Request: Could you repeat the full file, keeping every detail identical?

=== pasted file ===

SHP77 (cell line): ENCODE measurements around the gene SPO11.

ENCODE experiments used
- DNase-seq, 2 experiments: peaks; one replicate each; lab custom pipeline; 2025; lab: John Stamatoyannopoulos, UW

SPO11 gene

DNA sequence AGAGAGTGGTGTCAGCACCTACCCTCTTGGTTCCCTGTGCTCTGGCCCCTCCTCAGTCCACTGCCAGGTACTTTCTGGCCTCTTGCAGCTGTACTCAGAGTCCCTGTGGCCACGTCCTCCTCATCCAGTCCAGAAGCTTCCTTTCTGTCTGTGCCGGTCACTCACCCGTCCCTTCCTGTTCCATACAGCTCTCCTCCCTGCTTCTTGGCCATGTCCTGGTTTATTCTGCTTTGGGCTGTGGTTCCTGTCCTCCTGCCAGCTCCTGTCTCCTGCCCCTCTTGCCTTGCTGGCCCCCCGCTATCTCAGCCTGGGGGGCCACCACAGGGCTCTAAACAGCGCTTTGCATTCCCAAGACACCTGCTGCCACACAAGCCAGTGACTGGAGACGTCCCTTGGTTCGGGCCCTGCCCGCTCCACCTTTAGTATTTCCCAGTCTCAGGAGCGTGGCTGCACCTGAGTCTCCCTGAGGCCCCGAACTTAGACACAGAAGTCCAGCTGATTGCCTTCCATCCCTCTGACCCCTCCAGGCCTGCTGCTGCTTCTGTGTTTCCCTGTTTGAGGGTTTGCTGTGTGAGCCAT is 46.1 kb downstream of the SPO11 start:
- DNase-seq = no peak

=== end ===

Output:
SHP77 (cell line): ENCODE measurements around the gene SPO11.

ENCODE experiments used
- DNase-seq, 2 experiments: peaks; one replicate each; lab custom pipeline; 2025; lab: John Stamatoyannopoulos, UW

SPO11 gene

DNA sequence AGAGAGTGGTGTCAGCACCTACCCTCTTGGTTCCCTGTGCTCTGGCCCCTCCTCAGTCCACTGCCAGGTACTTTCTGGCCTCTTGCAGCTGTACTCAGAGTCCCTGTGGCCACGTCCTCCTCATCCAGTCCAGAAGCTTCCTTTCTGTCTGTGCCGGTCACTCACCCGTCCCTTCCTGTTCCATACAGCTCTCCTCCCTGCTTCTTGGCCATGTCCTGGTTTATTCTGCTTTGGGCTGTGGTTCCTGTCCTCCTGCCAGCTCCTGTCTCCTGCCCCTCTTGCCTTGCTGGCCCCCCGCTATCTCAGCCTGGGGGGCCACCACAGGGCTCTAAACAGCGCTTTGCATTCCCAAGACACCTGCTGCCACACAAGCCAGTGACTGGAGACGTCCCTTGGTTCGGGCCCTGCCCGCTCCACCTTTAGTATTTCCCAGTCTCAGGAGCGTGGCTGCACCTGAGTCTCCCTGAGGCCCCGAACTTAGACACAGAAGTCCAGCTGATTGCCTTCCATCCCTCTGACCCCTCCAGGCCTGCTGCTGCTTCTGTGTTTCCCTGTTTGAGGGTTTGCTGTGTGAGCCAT is 46.1 kb downstream of the SPO11 start:
- DNase-seq = no peak